Variety in Exercise
We’ve observed some people perform the same or virtually the same workout week in, week out for months and even years. They or someone else has built a workout that the trainee feels addresses all of their needs and they stick with it to the point that it’s no longer giving them what it once did.
Besides the risk of overuse injuries from continuously and exclusively working the same movement, there’s the mental burnout where they become sick of the exercises and start skipping workouts.
It’s perfectly understandable, we want something that isn’t overly complicated in terms of variation and easy to remember.
Some people manage to incorporate variety in exercise by mixing different exercise modalities e.g. resistance training, spinning and running while others are fairly consistent in changing their workout routine every couple of months. Both of these approaches work but there is another.
What we sometimes recommend is for people to run different workouts concurrently, looking to progress in each of them. Say, someone is resistance training at home three days at a week, Monday, Wednesday and Friday. We could choose Monday to be a day they focus on building their strength, so lower rep ranges, straight sets, with weights that challenge. Then, Wednesday may be day for them to build their cardiovascular capacity, so perhaps an EMOM protocol or even a circuit of exercises with minimal rest between circuits. Finally, Friday could be a day when they do a hybrid of both e.g. antagonist pairings of exercise, with short rest periods and moderate weights. Here’s an example of this type of workout. You don’t have to follow this specific example, though, you could just mix some of the workouts on our programs page looking to try different variants of moves on specific days while ensuring the full complement of movements is addressed and incorporating the principle of focusing on different qualities on certain days.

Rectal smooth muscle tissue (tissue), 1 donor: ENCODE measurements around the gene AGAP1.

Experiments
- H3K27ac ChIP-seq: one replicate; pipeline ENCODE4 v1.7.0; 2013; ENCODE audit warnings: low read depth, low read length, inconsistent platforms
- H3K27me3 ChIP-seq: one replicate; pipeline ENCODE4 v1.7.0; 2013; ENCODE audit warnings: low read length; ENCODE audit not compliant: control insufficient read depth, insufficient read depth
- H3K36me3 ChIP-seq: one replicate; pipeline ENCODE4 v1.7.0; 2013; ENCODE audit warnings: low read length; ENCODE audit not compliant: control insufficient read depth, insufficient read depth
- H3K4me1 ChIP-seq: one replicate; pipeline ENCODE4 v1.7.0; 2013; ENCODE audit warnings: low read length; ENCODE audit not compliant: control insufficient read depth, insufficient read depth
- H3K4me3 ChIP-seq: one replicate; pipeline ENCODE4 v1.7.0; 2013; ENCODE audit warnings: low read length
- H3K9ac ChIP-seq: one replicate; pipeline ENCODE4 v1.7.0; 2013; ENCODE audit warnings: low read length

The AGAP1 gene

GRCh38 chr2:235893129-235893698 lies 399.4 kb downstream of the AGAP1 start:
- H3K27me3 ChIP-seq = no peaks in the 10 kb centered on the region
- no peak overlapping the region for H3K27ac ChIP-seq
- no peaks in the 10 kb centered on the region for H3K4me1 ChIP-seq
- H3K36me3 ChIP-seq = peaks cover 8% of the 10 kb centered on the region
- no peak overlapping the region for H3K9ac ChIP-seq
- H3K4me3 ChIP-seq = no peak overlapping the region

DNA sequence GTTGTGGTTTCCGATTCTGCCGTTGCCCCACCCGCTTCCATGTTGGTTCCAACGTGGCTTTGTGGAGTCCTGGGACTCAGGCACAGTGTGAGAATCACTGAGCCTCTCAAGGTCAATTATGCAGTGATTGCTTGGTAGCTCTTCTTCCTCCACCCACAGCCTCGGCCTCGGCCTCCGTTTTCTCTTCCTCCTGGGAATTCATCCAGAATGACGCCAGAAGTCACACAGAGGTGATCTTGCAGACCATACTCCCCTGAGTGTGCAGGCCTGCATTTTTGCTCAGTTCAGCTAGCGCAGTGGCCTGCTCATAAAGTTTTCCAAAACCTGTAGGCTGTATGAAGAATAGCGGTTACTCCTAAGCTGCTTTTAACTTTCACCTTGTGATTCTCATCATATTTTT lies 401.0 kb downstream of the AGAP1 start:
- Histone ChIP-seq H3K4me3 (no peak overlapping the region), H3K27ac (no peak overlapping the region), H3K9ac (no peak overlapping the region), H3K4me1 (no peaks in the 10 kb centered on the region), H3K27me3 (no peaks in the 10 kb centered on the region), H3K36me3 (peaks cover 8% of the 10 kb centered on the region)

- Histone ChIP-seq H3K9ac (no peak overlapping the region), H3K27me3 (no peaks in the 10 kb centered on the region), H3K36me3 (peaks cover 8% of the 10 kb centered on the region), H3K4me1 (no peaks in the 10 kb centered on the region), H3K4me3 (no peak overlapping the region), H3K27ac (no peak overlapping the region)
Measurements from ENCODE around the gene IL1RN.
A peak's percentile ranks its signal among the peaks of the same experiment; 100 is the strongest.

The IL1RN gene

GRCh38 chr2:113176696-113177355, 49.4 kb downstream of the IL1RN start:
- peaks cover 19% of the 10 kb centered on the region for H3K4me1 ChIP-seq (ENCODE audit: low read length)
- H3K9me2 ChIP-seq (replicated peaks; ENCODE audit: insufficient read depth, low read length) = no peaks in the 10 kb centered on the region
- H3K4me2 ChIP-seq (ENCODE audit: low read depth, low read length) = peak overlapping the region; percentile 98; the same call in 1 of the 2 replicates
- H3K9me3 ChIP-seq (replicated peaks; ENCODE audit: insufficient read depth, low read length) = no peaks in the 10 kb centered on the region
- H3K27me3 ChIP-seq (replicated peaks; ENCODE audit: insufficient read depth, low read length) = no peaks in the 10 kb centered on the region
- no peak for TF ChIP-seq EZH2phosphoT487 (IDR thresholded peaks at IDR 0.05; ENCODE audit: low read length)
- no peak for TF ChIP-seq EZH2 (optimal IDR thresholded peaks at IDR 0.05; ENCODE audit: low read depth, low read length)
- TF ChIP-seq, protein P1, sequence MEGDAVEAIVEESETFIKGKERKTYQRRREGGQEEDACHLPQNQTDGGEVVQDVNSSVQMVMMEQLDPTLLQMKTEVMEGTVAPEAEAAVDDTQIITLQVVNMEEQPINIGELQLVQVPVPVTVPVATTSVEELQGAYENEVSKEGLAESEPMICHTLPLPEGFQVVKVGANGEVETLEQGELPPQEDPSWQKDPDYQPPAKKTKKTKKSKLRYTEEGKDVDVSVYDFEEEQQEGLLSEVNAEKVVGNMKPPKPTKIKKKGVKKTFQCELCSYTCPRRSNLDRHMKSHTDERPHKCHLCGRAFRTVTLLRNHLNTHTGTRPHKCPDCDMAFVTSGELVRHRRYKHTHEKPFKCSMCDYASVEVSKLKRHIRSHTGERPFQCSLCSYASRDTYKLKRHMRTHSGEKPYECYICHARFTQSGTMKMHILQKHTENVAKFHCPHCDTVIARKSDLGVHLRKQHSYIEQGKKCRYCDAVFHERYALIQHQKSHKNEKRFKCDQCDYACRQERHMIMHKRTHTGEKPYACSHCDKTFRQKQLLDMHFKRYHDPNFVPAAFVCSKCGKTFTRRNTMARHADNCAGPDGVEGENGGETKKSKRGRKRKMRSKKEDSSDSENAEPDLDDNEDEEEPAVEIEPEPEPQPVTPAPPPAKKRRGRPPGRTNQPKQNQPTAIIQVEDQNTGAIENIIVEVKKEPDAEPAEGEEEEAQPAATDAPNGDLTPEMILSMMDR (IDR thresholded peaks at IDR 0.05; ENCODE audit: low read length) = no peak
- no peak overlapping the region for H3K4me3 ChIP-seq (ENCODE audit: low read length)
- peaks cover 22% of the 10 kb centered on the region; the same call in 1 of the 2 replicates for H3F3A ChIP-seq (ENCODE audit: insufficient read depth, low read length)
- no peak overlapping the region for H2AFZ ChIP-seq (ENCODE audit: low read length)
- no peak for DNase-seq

If you’re looking to do the workout outlined or mix and match the workouts from our programs page and you want to workout from home then a good list of the optimal mix of home workout equipment, i.e. it won’t cost the earth but will give you loads of options, can be found on our modest equipment setup page.
Don’t confuse this approach of concurrent training with over-variety where you’re changing for change’s sake, there’s actually structure and progress along a number of dimensions with this approach to increasing your variety in exercise. Within each day, you’re striving to improve e.g. using the layout above, you’ll try to increase resistance on Monday, try to improve on volume of work done for a given time on Wednesday and, again, a combination of the two on Friday.
All of the workouts will still be built around the fundamental movement patterns with just some slight variation from day to day so you are avoiding overuse while still building proficiency.
Interestingly, high-level powerlifters, weight-lifters and bodybuilders have similar methods for incorporating variety and avoiding burnout. Two of these you might be interested in reading further are Daily Undulating Periodization and Heavy/Medium/Light patterns.
So, remember introducing variety into your workout programs can keep you progressing and avoid stagnation.